The Italian luxury department store chain Rinascente is donating €3m to Rome’s cash-strapped authorities to repair and widen the pavements near its flagship premises.
The move is the latest example of a luxury brand paying for upkeep of public resources in the Italian capital, which has perennial issues with waste collection and streets with potholes and protruding cobbles.
The works will involve the reconstruction and widening of the pavement outside the company’s store on Via Tritone, a busy high street close to the Spanish Steps and the Trevi fountain, as well as on Via dei Due Macelli and Via Capo le Case.
The work is expected to begin next year with completion by mid-2022.
Rome authorities often benefit from private cash to restore the city’s tattered heritage. The fashion house Fendi is funding the €2.5m restoration of the Temple of Venus, which was inaugurated by the emperor Hadrian in AD135, and Gucci is paying €1.6m to restore the Tarpeian Rock, a cliff on the Capitoline Hill from where ancient Romans threw traitors to their death.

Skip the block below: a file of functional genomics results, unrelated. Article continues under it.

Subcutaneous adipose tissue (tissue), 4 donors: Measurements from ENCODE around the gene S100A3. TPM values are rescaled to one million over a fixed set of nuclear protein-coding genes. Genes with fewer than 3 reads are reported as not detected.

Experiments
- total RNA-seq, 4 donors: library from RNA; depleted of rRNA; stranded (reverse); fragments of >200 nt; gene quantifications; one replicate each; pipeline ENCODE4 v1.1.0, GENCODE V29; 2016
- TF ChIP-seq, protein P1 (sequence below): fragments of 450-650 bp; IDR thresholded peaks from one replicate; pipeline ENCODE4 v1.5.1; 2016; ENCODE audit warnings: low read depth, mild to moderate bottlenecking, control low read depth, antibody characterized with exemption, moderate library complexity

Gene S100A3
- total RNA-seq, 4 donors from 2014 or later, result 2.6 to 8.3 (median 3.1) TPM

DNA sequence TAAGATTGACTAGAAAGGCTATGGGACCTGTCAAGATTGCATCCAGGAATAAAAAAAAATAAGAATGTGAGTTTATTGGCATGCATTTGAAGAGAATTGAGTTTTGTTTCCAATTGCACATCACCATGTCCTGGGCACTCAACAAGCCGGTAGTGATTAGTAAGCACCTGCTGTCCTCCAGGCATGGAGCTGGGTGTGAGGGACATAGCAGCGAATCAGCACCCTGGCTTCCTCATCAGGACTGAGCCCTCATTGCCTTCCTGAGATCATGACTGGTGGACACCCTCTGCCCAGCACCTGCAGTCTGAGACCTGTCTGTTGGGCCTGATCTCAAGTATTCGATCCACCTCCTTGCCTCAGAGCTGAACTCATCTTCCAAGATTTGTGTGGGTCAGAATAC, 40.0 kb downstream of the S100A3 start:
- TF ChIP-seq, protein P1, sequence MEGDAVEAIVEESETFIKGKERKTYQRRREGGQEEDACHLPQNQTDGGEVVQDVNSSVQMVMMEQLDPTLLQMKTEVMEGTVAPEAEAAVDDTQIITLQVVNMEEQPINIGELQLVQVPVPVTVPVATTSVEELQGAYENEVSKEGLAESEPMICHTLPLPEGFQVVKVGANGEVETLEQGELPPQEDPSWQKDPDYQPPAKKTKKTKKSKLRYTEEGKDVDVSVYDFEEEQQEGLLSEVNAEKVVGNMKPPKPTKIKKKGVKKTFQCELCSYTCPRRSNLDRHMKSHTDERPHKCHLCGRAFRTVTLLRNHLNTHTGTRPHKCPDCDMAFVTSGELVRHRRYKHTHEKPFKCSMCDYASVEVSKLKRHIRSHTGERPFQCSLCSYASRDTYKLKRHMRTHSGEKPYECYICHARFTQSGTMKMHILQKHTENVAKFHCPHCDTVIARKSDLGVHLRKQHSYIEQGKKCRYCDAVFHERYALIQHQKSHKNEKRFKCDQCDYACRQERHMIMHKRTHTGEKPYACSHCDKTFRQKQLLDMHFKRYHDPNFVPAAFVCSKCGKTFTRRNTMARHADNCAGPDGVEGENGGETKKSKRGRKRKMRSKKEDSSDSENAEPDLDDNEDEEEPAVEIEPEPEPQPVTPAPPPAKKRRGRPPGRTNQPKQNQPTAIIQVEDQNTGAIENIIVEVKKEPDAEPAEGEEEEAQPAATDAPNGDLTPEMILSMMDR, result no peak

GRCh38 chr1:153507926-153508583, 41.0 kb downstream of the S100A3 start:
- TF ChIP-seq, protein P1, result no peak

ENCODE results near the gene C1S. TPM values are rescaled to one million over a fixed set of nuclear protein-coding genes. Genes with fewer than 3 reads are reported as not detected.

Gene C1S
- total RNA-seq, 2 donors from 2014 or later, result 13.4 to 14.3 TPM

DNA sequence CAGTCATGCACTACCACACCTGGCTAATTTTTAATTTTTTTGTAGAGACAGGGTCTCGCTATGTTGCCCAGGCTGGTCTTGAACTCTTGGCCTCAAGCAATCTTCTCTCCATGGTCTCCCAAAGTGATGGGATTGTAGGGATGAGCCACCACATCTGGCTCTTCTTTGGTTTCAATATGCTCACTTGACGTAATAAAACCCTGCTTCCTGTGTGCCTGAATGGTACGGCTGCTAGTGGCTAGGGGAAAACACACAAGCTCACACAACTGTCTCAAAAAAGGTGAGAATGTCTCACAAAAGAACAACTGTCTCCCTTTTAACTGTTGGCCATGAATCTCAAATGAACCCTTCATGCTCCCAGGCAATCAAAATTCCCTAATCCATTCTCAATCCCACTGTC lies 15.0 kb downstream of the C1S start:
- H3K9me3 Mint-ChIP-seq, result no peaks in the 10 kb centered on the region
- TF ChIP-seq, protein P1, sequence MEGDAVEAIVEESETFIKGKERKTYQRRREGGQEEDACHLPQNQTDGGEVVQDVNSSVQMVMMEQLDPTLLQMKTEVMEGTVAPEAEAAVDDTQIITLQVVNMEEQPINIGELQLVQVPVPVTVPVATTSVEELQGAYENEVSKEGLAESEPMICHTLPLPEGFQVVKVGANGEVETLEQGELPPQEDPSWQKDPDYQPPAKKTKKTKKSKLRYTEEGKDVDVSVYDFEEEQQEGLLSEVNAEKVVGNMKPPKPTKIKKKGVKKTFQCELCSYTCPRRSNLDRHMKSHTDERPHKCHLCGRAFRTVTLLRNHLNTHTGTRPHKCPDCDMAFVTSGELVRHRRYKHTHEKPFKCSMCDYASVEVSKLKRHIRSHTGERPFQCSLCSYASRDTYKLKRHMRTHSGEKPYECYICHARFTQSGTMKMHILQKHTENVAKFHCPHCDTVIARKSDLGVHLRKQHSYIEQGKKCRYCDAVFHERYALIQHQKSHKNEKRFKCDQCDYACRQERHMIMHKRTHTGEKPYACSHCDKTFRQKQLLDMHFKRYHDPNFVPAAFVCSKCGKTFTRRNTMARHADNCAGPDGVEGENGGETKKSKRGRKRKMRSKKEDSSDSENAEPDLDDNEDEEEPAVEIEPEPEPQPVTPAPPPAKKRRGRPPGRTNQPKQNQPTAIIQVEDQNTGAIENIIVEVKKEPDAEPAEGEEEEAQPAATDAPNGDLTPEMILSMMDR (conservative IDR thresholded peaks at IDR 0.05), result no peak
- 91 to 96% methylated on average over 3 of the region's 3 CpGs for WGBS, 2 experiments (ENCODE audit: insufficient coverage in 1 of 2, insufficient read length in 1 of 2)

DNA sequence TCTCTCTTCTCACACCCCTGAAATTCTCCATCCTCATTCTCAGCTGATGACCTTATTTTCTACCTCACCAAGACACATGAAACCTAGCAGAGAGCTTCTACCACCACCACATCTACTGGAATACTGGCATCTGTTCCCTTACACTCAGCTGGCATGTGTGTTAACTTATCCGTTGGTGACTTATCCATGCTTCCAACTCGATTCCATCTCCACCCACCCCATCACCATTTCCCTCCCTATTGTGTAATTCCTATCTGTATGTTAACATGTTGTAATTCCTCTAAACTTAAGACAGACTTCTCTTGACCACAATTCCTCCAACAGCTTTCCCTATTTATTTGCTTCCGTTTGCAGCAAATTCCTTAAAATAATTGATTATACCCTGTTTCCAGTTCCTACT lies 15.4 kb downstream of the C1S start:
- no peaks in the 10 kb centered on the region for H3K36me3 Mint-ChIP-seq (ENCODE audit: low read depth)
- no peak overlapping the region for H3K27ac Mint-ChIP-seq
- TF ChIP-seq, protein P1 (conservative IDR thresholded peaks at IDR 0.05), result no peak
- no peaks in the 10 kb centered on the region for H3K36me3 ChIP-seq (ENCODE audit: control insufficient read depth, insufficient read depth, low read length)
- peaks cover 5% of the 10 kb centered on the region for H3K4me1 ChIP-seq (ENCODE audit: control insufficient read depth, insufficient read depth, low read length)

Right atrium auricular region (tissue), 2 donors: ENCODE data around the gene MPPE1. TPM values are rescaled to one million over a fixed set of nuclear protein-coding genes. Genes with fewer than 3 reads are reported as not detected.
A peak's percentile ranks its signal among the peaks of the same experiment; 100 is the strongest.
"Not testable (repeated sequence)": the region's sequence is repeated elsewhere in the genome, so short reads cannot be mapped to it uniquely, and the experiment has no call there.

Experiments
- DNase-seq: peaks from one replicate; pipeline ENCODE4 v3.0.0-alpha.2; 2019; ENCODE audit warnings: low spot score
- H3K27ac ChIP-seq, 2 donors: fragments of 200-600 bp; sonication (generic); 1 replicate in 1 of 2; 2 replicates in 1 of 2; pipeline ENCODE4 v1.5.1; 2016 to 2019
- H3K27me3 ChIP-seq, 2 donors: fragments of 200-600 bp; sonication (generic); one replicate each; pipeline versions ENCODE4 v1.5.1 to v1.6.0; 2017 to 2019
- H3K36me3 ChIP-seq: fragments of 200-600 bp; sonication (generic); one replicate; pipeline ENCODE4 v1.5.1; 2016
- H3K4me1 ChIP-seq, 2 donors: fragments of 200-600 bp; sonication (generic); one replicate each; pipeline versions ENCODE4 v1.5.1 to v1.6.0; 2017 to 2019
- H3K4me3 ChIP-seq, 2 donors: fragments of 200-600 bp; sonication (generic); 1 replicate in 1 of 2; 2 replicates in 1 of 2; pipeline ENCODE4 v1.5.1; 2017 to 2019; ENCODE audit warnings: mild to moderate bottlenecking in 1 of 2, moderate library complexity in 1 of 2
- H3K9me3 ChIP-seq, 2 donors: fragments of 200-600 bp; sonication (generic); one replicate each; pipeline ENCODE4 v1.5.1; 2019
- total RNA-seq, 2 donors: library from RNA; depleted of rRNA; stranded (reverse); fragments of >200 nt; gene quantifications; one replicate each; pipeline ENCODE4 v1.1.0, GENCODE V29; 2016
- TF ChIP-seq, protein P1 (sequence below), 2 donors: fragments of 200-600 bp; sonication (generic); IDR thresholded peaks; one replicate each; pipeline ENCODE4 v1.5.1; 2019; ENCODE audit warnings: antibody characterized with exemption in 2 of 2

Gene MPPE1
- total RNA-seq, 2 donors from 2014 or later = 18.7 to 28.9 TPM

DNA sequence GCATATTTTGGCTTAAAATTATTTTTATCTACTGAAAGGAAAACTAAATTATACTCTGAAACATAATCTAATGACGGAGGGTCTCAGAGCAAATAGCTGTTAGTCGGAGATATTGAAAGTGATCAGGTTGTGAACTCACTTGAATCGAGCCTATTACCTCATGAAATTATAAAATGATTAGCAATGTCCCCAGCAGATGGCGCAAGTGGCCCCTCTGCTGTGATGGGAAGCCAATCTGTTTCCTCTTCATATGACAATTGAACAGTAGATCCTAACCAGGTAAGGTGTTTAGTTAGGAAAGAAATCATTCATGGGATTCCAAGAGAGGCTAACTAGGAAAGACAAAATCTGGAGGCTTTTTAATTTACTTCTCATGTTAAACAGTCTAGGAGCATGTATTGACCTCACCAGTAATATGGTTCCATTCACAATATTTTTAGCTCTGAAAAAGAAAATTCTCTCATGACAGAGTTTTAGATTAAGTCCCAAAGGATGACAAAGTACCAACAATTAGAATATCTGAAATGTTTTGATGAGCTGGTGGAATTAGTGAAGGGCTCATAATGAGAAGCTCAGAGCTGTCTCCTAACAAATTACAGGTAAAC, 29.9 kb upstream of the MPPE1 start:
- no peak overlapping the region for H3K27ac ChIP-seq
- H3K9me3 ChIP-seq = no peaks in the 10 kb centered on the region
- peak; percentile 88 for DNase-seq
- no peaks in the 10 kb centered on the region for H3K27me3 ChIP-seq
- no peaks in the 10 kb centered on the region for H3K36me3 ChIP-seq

Fendi also paid to clean and restore the Trevi fountain in 2015, while the shoe company Tod’s provided the money to restore the Colosseum. Bulgari, the jewellery company, donated €1.5m to spruce up the Spanish Steps.
This year, inmates from Rome’s Rebibbia prison were drafted in to help fix Rome’s streets as part of an initiative that authorities labelled “I redeem myself for Rome”.
The mayor, Virginia Raggi, is regularly criticised for the state of the city, including its poor transport system and scrappy parks. The rubbish crisis recently led to a boom in demand for pest control services in apartment buildings.